Deciding whether to delay the start of pension benefits

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mesaverde
Posts: 582
Joined: Wed May 02, 2007 4:14 pm

Deciding whether to delay the start of pension benefits

Post by mesaverde »

[Topic is now in Personal Finance (Not Investing) - mod mkc]

Hello! I’m 51 and will be retiring in the next few years. I’ll have a pension from the Virginia Retirement System, which is fiscally sound. I can start the pension payments when I retire, or wait until age 65 for a higher amount (for the same reason people wait until age 70 to start taking Social Security). The initial pension payment does not increase if started after age 65 (so it does not make sense to delay beyond age 65). But once started, the pension payments increase each year (COLA) along with the Consumer Price Index, with a maximum annual increase of 5%. Here are the specific numbers (immediately taking the pension vs. waiting until age 65):

Retire at age 52: pension will initially pay $21k/year (or $43.3k/year if started at age 65, an average increase of 8.1% per year between age 52 and 65).
Retire at age 53: pension will initially pay $26.7k/year (or $46.9k/year if started at age 65, an average increase of 6.3% per year between age 53 and 65).
Retire at age 54: pension will initially pay $33.3k/year (or $50.2k/year if started at age 65, an average increase of 4.6% per year between age 54 and 65).
Retire at age 55: pension will initially pay $40.5k/year (or $53.3k/year if started at age 65, an average increase of 3.2% per year between age 55 and 65).

Which of these options appears to make the most sense financially? Retiring at age 52 and immediately taking the pension does not make sense (just as waiting from age 67 to 70 to start taking Social Security increases the benefit by a significant 8% per year). Retiring at age 55 seems ideal (given that 3.2% is only slightly above the average historic inflation rate).

Two key facts:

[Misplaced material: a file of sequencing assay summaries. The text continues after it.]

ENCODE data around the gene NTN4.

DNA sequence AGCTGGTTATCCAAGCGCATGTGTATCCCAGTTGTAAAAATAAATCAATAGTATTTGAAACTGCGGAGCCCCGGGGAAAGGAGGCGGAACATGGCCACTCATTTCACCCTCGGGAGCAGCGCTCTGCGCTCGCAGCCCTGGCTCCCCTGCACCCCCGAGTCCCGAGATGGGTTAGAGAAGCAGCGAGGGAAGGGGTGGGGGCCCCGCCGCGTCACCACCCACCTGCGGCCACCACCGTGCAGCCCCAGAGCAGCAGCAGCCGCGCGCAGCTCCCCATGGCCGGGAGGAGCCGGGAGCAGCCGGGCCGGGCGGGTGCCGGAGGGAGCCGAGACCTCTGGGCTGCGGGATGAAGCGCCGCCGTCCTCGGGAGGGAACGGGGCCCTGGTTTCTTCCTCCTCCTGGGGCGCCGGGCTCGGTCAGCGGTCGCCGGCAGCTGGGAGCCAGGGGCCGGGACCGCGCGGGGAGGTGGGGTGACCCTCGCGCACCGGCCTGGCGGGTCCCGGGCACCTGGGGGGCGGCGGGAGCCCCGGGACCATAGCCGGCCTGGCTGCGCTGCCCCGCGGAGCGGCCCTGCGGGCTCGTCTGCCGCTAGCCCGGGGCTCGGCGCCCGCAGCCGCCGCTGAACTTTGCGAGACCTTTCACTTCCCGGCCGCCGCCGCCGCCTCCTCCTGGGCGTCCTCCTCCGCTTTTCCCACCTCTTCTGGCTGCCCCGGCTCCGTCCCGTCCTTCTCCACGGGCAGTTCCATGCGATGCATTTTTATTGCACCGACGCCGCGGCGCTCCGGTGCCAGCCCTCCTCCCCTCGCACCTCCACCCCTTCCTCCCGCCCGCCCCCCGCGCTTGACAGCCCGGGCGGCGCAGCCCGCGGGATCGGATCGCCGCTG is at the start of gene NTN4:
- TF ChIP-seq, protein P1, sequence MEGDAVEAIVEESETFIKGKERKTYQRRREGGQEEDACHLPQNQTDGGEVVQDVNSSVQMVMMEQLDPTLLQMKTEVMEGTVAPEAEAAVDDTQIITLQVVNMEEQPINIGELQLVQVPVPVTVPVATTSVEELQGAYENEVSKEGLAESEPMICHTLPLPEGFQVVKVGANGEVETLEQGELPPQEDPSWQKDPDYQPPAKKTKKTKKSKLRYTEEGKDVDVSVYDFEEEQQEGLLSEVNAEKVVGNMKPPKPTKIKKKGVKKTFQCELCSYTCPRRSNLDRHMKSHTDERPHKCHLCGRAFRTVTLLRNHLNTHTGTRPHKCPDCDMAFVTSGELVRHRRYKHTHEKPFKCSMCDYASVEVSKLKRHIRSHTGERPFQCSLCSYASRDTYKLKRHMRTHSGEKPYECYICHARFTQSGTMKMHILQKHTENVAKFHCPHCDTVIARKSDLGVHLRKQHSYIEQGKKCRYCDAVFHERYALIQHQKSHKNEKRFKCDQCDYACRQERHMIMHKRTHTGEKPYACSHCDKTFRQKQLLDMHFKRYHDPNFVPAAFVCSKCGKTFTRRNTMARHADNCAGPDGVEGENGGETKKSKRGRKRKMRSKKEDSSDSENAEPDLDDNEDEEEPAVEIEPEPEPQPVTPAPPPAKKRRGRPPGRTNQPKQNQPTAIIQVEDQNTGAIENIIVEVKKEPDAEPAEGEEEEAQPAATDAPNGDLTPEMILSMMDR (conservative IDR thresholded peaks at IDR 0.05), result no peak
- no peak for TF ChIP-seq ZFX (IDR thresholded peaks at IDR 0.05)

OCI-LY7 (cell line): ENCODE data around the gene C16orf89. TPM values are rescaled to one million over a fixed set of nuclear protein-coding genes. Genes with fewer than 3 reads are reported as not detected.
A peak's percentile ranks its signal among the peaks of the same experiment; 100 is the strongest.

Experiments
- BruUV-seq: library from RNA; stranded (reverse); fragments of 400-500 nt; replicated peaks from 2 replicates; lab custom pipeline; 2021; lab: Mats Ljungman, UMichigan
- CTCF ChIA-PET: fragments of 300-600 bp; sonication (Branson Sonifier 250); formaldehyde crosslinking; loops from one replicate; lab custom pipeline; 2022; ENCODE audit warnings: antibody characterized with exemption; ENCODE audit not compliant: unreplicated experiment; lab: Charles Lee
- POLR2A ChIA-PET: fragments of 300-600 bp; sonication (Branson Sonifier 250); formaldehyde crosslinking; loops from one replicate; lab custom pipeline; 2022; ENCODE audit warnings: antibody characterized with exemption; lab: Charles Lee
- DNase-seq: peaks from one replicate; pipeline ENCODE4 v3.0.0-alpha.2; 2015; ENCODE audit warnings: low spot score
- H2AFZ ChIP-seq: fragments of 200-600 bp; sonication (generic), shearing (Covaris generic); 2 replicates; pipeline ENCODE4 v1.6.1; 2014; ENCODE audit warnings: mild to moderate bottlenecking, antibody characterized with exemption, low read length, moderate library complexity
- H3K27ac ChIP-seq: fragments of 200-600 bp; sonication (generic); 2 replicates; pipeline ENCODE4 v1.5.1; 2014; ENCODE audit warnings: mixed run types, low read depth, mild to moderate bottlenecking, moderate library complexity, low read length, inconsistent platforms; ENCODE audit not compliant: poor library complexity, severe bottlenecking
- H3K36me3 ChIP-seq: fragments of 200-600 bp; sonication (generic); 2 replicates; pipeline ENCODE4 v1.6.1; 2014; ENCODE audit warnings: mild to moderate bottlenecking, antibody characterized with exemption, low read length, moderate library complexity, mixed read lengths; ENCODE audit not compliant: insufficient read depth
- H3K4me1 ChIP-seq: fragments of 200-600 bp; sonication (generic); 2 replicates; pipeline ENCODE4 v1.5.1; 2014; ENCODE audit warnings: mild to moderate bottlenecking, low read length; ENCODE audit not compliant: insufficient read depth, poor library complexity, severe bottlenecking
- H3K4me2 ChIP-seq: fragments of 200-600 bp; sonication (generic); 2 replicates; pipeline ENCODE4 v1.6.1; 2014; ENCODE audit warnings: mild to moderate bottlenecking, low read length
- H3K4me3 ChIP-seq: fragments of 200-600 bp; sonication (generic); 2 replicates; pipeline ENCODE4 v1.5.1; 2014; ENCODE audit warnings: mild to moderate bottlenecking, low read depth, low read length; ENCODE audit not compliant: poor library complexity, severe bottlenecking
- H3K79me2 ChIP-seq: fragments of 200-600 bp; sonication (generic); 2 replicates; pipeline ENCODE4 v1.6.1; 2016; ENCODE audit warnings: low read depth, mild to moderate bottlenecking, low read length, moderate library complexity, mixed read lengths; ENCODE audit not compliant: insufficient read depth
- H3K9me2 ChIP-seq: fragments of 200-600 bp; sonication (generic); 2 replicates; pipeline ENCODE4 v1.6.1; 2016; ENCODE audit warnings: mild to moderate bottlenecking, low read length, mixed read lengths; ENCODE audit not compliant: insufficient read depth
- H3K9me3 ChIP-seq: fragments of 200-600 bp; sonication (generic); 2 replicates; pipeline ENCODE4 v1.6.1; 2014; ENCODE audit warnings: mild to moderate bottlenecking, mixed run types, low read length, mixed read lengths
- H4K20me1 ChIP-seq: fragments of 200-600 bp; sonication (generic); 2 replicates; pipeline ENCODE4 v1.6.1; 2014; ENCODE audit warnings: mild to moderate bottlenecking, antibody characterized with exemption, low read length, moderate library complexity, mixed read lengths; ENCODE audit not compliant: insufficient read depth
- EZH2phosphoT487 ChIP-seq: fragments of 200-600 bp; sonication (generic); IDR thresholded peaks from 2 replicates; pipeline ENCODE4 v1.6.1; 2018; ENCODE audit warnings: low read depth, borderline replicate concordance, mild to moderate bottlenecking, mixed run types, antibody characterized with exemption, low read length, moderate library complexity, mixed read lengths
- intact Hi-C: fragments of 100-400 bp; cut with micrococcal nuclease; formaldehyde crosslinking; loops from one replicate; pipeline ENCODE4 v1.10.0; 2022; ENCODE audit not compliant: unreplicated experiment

1. Regardless of when I retire, I have enough saved (outside the pension) to retire at any of the ages listed above. However, retiring later would allow an increased standard of living (for example, taking expensive trips to Africa, New Zealand, etc. that I otherwise might not be able to do).
2. Fortunately I’m in superb health (~top .01% for someone my age) so the chance of living beyond average life expectancy is high.
"Learn from the past, live in the present, plan for the future"
tetrad
Posts: 77
Joined: Mon Apr 08, 2024 10:23 am

Re: Deciding whether to delay the start of pension benefits

Post by tetrad »

I like your inflation rate thinking if your goal is to maximize the annual payment. You might also want to look at retire at say 55, then defer to 56, 57, 58, ..., 65 and look at the annual increment. The true max benefit start date is roughly when those individual year increments drop below the inflation rate. I actually retired at 56 and deferred my pension to 62 as it went up 5% a year until then.

If you want to know maximum total financial payout of different cases, you'd calculate something called the present value of the cash flow stream over your life expectancy using a present value rate something like 4% + inflation if you include inflation though your sane rate might be different. This can be done in a spreadsheet. Generally the PV analysis should not differ much with start age if the pension payout is truly actuarial based. Have no idea what incentives are built into your pension though. Only mentioning in the event you want to do a true financial value calculation.

Personally I think size of pension is maybe a better approach not total value.
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